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Angiotensin converting enzyme inhibition and hospitalisation rates for heart failure in the Netherlands, 1980 to 1999: the end of an epidemic?
  1. A Mosterd1,
  2. J B Reitsma2,
  3. D E Grobbee3
  1. 1Department of Cardiology, Eemland Hospital, Amersfoort, The Netherlands
  2. 2Department of Clinical Epidemiology & Biostatistics, Academic Medical Centre, University of Amsterdam, and The Netherlands Heart Foundation, The Hague, The Netherlands
  3. 3Julius Centre for Patient Oriented Research, University Medical Center, Utrecht, The Netherlands
  1. Correspondence to:
    Dr Arend Mosterd, Eemland Hospital, Department of Cardiology , PO Box 1502, 3800 BM Amersfoort, The Netherlands;

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Age adjusted hospitalisation rates for heart failure have increased considerably throughout the western world in the 1980s and early 1990s, as documented by reports from New Zealand, the USA, Sweden, Spain, Scotland, and the Netherlands.1,2 Hospitalisations account for as much as 70% of the health care budget spent on heart failure.1 Angiotensin converting enzyme (ACE) inhibition became the cornerstone of heart failure treatment in the 1990s, following demonstration of reduction in mortality and readmissions in patients with heart failure or left ventricular dysfunction enrolled in clinical trials.3 We examined trends in hospitalisations for heart failure and ACE inhibitor prescription rates in the Netherlands from 1980 to 1999.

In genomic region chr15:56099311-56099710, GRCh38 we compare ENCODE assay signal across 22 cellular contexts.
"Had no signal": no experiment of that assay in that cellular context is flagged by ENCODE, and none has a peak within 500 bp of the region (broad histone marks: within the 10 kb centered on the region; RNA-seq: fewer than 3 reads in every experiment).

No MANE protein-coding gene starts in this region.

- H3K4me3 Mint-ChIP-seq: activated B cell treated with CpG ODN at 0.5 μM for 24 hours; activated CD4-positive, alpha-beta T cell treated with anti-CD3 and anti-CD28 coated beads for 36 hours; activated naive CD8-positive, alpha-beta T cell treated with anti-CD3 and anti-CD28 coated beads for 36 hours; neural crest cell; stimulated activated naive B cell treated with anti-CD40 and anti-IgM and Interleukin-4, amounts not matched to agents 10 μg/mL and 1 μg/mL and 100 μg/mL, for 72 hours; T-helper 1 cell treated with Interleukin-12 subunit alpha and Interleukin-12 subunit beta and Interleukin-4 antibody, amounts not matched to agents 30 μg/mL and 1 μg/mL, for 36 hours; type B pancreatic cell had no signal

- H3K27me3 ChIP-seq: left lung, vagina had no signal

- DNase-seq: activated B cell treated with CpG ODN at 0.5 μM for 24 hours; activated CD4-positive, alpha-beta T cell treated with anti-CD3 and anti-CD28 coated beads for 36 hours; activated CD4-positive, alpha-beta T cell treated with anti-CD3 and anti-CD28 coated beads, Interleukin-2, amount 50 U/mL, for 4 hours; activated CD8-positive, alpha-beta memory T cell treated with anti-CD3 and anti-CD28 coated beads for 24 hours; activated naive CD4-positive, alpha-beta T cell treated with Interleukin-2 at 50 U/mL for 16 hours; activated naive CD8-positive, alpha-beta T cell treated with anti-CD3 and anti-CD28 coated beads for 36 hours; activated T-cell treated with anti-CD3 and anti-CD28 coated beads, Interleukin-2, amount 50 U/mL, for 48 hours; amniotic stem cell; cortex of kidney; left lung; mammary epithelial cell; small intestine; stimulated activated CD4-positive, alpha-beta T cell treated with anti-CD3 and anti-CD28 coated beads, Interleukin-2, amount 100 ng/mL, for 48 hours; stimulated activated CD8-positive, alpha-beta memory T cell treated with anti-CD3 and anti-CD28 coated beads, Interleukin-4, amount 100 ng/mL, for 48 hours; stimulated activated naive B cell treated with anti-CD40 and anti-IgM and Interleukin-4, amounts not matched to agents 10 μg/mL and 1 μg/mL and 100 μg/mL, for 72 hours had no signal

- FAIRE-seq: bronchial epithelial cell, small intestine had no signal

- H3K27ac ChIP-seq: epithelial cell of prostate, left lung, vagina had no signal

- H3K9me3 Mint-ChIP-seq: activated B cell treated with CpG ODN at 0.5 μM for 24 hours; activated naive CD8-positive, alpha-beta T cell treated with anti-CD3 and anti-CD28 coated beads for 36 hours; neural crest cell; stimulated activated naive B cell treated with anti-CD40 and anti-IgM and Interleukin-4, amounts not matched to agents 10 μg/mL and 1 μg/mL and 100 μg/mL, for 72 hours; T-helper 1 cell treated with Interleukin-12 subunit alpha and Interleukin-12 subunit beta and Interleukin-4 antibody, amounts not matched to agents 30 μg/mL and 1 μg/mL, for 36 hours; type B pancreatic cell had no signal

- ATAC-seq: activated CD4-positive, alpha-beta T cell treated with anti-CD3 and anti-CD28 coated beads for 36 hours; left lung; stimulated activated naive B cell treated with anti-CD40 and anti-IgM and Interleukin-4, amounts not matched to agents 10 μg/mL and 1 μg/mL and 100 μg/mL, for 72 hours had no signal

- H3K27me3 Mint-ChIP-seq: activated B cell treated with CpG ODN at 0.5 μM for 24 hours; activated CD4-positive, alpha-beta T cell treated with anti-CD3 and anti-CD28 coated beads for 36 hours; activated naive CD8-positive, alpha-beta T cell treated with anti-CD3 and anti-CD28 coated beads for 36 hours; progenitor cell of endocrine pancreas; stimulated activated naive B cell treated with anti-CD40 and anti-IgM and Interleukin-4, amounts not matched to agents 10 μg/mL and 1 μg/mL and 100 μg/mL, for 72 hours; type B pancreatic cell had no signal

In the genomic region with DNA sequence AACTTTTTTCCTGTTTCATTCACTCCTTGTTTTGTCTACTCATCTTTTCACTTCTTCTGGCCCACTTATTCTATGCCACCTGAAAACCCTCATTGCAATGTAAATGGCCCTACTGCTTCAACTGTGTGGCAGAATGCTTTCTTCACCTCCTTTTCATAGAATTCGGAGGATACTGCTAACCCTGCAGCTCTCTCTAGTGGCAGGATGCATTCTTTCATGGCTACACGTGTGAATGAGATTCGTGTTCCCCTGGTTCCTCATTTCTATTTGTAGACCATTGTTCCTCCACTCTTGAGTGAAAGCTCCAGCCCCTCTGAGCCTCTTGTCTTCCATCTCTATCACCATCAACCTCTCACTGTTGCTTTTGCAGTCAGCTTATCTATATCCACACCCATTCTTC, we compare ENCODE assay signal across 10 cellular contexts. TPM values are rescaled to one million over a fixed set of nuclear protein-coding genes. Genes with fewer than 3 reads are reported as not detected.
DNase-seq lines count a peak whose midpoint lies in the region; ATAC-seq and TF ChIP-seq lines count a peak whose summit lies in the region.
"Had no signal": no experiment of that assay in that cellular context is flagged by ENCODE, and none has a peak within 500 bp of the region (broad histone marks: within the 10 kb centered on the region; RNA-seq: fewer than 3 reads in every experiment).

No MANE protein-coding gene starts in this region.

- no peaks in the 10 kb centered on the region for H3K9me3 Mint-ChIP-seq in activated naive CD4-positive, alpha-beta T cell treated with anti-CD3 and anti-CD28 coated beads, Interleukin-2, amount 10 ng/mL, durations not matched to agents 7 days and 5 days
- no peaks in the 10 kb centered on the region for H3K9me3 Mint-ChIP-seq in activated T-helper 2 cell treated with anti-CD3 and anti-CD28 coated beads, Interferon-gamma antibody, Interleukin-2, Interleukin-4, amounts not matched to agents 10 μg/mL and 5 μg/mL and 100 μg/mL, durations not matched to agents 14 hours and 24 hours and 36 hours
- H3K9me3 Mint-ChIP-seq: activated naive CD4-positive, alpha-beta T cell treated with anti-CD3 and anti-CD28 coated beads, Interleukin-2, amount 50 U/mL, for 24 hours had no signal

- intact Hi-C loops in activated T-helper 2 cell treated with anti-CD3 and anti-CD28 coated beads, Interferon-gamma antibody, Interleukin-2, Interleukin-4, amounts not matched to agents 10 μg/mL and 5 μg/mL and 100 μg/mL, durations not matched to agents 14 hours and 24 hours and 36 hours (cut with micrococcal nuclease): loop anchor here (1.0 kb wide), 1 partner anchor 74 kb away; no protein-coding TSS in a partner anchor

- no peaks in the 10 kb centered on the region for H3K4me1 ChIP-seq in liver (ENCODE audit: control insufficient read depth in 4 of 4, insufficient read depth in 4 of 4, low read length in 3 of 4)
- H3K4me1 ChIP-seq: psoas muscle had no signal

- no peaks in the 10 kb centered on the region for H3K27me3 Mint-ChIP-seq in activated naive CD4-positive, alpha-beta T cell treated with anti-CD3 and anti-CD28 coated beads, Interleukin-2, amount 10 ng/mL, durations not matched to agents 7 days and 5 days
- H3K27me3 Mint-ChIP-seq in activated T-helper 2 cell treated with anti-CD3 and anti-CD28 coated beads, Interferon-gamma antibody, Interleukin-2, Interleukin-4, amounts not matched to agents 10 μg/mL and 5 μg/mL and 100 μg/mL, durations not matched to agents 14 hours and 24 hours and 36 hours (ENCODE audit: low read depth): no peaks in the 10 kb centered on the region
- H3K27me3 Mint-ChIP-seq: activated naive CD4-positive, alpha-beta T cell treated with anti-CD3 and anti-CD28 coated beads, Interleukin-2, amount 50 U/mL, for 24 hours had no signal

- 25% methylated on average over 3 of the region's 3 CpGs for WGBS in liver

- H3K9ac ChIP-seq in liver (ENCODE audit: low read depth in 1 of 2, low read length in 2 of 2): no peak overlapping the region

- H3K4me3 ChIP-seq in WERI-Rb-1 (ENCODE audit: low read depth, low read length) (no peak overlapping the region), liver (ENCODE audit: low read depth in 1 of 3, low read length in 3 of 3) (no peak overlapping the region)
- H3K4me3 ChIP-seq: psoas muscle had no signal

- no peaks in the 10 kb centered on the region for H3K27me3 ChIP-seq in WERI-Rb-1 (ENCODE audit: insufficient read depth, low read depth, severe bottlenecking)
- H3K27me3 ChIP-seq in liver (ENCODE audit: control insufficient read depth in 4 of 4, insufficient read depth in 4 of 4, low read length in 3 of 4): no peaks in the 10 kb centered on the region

All hospital admissions, including in-hospital deaths, with a first listed discharge diagnosis of heart failure were studied, using the methods described in detail previously.2 Briefly, International classification of diseases, ninth revision (ICD-9) codes 428.x (heart failure), 402.x (hypertensive heart disease), and 429.1 (myocardial degeneration) were used to identify discharges for heart failure. Complete national data on discharges were obtained from Prismant and on Dutch population figures from Statistics Netherlands. From 1980 to 1999 the mean age of patients admitted for heart failure increased from 71.2 to 72.9 years in men and from 75.0 to 77.7 years in women. Age adjusted discharge rates were calculated by direct standardisation to the European standard population. Trends over time in discharge rates were analysed separately for men and women using Poisson regression. The model included calendar year, …

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  • Funding: This study was supported by a grant from the Netherlands Heart Foundation.

  • Competing interests: none.